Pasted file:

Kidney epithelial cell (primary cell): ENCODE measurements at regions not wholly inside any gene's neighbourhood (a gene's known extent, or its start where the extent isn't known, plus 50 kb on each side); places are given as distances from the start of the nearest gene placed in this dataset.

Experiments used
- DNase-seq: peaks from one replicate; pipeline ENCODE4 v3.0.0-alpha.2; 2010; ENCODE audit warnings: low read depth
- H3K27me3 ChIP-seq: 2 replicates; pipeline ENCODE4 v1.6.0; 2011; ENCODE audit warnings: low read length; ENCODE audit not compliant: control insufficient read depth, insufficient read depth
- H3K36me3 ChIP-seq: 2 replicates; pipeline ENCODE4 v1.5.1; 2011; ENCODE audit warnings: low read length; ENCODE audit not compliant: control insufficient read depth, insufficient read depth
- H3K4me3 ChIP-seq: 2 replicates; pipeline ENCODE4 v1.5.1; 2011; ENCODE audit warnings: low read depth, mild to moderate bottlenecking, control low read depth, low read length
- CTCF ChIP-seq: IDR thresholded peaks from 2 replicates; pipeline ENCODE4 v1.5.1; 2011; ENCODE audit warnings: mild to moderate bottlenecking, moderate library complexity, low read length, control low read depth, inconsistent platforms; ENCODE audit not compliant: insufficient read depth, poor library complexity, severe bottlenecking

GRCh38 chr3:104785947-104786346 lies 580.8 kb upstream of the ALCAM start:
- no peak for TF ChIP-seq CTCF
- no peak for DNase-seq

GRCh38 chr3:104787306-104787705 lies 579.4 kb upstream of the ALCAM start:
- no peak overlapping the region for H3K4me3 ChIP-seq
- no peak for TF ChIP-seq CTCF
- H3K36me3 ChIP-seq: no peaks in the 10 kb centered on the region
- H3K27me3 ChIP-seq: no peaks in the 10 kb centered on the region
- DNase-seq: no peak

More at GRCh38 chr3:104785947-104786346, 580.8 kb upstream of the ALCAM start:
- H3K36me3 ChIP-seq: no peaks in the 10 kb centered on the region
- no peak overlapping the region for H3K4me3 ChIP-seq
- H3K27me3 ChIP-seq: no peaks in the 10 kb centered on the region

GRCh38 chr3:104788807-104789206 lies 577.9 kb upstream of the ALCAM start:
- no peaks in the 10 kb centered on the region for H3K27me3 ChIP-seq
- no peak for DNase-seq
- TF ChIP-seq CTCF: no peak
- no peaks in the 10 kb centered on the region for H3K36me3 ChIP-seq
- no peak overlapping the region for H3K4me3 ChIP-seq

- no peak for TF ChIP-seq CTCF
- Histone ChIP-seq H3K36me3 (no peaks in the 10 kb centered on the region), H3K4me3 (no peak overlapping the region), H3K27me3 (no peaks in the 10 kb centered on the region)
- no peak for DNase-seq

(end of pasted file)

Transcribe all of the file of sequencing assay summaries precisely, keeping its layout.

Kidney epithelial cell (primary cell): ENCODE measurements at regions not wholly inside any gene's neighbourhood (a gene's known extent, or its start where the extent isn't known, plus 50 kb on each side); places are given as distances from the start of the nearest gene placed in this dataset.

Experiments used
- DNase-seq: peaks from one replicate; pipeline ENCODE4 v3.0.0-alpha.2; 2010; ENCODE audit warnings: low read depth
- H3K27me3 ChIP-seq: 2 replicates; pipeline ENCODE4 v1.6.0; 2011; ENCODE audit warnings: low read length; ENCODE audit not compliant: control insufficient read depth, insufficient read depth
- H3K36me3 ChIP-seq: 2 replicates; pipeline ENCODE4 v1.5.1; 2011; ENCODE audit warnings: low read length; ENCODE audit not compliant: control insufficient read depth, insufficient read depth
- H3K4me3 ChIP-seq: 2 replicates; pipeline ENCODE4 v1.5.1; 2011; ENCODE audit warnings: low read depth, mild to moderate bottlenecking, control low read depth, low read length
- CTCF ChIP-seq: IDR thresholded peaks from 2 replicates; pipeline ENCODE4 v1.5.1; 2011; ENCODE audit warnings: mild to moderate bottlenecking, moderate library complexity, low read length, control low read depth, inconsistent platforms; ENCODE audit not compliant: insufficient read depth, poor library complexity, severe bottlenecking

GRCh38 chr3:104785947-104786346 lies 580.8 kb upstream of the ALCAM start:
- no peak for TF ChIP-seq CTCF
- no peak for DNase-seq

GRCh38 chr3:104787306-104787705 lies 579.4 kb upstream of the ALCAM start:
- no peak overlapping the region for H3K4me3 ChIP-seq
- no peak for TF ChIP-seq CTCF
- H3K36me3 ChIP-seq: no peaks in the 10 kb centered on the region
- H3K27me3 ChIP-seq: no peaks in the 10 kb centered on the region
- DNase-seq: no peak

More at GRCh38 chr3:104785947-104786346, 580.8 kb upstream of the ALCAM start:
- H3K36me3 ChIP-seq: no peaks in the 10 kb centered on the region
- no peak overlapping the region for H3K4me3 ChIP-seq
- H3K27me3 ChIP-seq: no peaks in the 10 kb centered on the region

GRCh38 chr3:104788807-104789206 lies 577.9 kb upstream of the ALCAM start:
- no peaks in the 10 kb centered on the region for H3K27me3 ChIP-seq
- no peak for DNase-seq
- TF ChIP-seq CTCF: no peak
- no peaks in the 10 kb centered on the region for H3K36me3 ChIP-seq
- no peak overlapping the region for H3K4me3 ChIP-seq

- no peak for TF ChIP-seq CTCF
- Histone ChIP-seq H3K36me3 (no peaks in the 10 kb centered on the region), H3K4me3 (no peak overlapping the region), H3K27me3 (no peaks in the 10 kb centered on the region)
- no peak for DNase-seq